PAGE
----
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Posted on Apr 7, 2017

The One Thing Required To Truly Understand Others

The One Thing Required To Truly Understand Others

Over the years, I’ve had the privilege of working with a lot of engineers. They would build something they felt was amazing and then turn to me to help market it.

In all the marketing materials we created, we would attempt to highlight key features and benefits. But it was not uncommon to experience a problem. While many products and services might seem intuitive to use to the designers, little things would often baffle customers, sometimes to the point of making them feel stupid.

What was missing was a solid understanding from the viewpoint of the customer.

Based on recent experiences with various cloud-based software applications, I thought it would be timely to share a Values Quote video I developed a few years ago on this topic. I hope it sparks some new understanding that will benefit all those with whom you seek to make an impact.


Today’s quote is from Martin Fowler, an author and speaker on designing enterprise software.

Fowler wisely observed:
“Any fool can write code that a computer can understand. Good programmers write code that humans can understand.”

Whether you withdraw money from a bank machine, are trying to figure out how to text on your cell phone or attaching a picture to an email on your computer – most of us can relate to Fowler’s statement.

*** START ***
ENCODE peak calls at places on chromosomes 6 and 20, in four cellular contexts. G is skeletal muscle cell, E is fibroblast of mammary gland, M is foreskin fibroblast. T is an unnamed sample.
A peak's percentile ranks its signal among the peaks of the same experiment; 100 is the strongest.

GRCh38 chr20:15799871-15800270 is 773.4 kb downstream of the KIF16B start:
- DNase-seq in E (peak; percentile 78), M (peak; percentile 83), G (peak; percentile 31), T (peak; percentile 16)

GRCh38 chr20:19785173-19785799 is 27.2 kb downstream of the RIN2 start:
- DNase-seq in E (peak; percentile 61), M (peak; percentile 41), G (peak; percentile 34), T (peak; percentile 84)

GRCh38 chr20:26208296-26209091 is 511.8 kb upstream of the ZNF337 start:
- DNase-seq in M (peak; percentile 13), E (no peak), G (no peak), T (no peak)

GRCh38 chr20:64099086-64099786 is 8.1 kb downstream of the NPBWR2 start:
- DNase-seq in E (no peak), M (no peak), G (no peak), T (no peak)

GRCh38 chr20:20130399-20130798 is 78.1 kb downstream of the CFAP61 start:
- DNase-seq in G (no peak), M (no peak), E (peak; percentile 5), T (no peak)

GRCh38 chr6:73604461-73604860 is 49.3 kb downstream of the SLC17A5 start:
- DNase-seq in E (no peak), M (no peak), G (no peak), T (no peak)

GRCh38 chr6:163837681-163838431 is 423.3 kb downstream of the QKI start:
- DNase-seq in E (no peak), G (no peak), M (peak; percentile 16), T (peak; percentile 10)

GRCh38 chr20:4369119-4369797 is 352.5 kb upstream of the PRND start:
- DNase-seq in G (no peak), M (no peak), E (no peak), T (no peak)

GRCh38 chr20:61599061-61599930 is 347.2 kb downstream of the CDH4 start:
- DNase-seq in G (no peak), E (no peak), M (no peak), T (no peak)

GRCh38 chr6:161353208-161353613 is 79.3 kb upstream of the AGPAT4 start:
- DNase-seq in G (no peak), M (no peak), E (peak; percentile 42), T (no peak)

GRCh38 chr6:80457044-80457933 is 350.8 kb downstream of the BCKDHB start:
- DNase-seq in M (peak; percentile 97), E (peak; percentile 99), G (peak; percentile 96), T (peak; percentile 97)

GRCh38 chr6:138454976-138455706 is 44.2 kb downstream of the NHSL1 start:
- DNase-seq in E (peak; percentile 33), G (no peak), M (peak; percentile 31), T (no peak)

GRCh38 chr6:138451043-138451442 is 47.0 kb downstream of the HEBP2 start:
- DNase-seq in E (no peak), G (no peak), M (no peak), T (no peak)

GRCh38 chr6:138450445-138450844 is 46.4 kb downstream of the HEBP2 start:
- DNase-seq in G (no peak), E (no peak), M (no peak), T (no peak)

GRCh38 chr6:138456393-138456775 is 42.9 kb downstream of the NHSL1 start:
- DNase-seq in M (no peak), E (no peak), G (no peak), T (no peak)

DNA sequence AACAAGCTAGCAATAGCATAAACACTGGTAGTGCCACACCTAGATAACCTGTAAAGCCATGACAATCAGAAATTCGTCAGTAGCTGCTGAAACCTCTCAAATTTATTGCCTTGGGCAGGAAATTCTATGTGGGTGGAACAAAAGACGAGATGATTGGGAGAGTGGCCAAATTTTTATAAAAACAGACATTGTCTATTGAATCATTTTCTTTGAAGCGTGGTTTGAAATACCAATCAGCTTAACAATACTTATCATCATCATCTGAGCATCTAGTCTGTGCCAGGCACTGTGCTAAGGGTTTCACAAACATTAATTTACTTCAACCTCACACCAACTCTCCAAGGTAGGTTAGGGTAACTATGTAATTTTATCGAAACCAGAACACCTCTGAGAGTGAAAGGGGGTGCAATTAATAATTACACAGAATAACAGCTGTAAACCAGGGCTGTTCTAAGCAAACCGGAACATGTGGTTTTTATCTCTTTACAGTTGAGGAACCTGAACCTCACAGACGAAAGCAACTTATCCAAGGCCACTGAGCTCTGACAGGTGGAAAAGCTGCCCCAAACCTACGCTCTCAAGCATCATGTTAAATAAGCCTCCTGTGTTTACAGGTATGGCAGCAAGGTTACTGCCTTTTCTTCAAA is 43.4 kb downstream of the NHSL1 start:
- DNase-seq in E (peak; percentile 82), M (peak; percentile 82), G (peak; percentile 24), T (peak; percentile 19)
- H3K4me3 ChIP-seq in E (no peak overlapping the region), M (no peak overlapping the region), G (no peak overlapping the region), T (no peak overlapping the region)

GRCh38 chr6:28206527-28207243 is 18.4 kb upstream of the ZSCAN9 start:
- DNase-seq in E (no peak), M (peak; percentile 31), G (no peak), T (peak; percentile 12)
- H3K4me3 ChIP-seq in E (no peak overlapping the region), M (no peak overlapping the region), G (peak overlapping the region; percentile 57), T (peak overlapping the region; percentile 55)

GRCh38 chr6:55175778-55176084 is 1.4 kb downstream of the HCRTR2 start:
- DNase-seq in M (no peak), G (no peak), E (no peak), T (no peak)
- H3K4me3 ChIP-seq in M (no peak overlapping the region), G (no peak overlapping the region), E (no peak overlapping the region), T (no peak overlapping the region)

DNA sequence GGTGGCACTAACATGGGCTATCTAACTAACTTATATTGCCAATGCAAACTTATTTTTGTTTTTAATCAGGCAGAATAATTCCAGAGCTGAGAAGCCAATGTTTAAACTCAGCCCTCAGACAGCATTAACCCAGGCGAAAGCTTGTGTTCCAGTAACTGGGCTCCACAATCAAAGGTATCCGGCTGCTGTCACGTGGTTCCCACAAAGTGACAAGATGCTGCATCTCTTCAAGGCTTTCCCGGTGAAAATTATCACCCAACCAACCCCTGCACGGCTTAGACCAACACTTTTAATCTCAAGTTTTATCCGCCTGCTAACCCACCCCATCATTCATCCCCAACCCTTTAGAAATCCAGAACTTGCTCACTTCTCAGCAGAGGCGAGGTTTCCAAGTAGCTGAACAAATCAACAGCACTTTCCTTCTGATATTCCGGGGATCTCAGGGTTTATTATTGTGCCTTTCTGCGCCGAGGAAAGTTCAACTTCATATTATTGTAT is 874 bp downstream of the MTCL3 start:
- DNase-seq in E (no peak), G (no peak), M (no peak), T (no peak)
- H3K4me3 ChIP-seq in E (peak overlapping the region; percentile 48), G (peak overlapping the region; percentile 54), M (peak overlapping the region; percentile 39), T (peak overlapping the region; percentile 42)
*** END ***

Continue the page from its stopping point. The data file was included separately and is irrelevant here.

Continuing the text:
Have you ever been so frustrated you said “Who was the idiot that created this thing?” You felt the creator of ‘this thing’ had no understanding of you and your needs.

As a differentiating value, Understanding means comprehension or assimilation of knowledge. But it also means to have sympathy.

I would suggest most designers and builders of things we use – including programmers – grasp the first part well, but not the second.

Success is often seen as having the knowledge to create something and applying it. But real success may be elusive if we lack the sympathy of those who will be using it, to truly understand the person with all their challenges and foibles, and then be willing to provide the support they need.

If you want to build something that will be valued and appreciated by others, I encourage you to embrace the full value of understanding. If you include sympathy for others – the expected users – you’ll likely avoid the reference of being a fool and instead be celebrated as being good. And that’s often the best compliment one can achieve!